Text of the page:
As it happened, one of the listeners was Chris Weitz, the Oscar nominated writer of such titles as About a Boy and Star Wars: Rogue One. “It was a rare story in which nobody was wrong,” says Weitz. “It really didn’t have any cliche in it, either.” Weitz messaged Wang on Twitter and set up a phone call, and before he’d hung up had signed himself and his Depth of Field banner as producers of a proposed feature based on the story. “It was the ideal way to start producing a movie,” Weitz says. “You just hear something that sounds great and is not presented as a film idea.”

Weitz wasn’t the only one who’d heard the radio segment — he was just the first to have contacted Wang. Within 48 hours of the airing, she was bombarded with calls and emails from agents and studios. “I had no idea how to choose,” she says. But she knew what she didn’t want. “Ethnic American films are almost like a genre in and of itself. As soon as you say, ‘This is about my family. There is a wedding. It’s Asian,’ it is immediately put into this box of a broad comedy like My Big Fat Greek Wedding.” When heading in to pitch meetings with potential producers or financiers, she came armed with a list of non-negotiables. “‘Let me just tell you straight up that it is going to be Chinese-language, it’s going to be cast entirely Asian and Asian American, and she will not have a white boyfriend,'” she recounts of her conversations with executives. Ultimately, she found a production team and financiers in the New York-based Big?Beach?Films.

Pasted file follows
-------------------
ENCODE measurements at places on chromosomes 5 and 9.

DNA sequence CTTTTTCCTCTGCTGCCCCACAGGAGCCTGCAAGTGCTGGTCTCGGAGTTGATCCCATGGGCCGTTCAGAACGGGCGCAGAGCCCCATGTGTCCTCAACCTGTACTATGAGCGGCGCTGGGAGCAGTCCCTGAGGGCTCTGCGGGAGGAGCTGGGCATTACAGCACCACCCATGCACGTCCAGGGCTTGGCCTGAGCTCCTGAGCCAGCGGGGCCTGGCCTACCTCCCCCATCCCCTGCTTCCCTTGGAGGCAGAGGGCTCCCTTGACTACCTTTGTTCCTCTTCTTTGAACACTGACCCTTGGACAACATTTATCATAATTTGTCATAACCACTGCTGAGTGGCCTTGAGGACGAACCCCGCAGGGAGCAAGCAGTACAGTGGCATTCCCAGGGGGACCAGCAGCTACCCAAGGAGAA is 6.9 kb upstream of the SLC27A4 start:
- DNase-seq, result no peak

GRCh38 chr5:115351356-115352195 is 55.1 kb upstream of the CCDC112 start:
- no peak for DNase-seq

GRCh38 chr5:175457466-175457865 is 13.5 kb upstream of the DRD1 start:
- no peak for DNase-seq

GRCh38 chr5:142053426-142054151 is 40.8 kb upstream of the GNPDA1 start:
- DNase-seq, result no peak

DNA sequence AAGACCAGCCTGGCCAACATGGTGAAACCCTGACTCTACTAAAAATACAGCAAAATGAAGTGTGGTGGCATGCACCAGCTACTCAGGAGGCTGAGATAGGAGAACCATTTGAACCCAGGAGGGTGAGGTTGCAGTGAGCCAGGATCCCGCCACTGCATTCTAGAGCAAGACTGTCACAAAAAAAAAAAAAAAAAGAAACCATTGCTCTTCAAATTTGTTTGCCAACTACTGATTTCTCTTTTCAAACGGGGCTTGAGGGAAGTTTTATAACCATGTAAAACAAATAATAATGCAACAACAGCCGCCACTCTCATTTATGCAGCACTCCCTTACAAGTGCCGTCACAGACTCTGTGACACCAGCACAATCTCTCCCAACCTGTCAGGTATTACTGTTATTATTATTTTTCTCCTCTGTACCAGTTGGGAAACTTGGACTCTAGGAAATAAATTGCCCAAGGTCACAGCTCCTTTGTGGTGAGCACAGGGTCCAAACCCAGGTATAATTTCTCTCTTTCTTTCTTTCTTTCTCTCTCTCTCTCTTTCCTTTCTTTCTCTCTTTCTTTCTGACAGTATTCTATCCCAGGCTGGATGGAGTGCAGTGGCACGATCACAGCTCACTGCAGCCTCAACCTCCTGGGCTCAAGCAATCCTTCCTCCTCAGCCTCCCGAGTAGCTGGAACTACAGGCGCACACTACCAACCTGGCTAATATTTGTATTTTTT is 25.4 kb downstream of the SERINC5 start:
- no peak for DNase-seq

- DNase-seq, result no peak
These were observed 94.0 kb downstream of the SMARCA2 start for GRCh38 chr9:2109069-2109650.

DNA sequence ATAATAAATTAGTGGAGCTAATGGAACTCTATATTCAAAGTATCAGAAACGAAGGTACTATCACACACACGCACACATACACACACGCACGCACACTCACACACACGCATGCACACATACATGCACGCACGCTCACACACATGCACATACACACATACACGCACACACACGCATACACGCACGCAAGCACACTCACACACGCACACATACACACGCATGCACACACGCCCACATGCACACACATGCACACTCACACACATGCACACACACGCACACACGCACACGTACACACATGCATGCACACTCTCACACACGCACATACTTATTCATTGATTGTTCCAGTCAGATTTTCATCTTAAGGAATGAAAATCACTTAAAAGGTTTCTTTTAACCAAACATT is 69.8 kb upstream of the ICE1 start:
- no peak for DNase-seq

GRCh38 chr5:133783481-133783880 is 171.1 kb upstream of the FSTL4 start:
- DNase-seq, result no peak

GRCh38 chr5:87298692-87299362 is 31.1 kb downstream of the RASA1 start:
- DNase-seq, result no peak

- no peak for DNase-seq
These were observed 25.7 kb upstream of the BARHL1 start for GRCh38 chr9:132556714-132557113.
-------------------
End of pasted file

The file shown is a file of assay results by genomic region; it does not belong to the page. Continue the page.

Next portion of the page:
Although autobiographical, Wang never saw The Farewell as a straight-up biopic, which gave her some wiggle room when casting her cinematic alter ego (renamed Billi in the film). But even if Wang didn’t want a doppelganger, there were restrictive parameters during the search for a lead actress. “We needed her to be seen as American but have the ability to speak some Chinese,” Wang explains. Fortunately, there was one up-and-coming former YouTube star who fit the bill. Nora Lum — also known as Awkwafina — had just finished filming Ocean’s 8, was about to start shooting Crazy Rich Asians and was plotting the next steps of her film career when her manager sent her the script for The Farewell. She met Wang for coffee in Williamsburg, Brooklyn, and pitched herself for the role by talking about her own life being raised by a Chinese grandmother and her feelings of being caught between her Asian heritage and American upbringing. “It was incredible to just be in the presence of someone who was about to write and direct her own story,” says the star.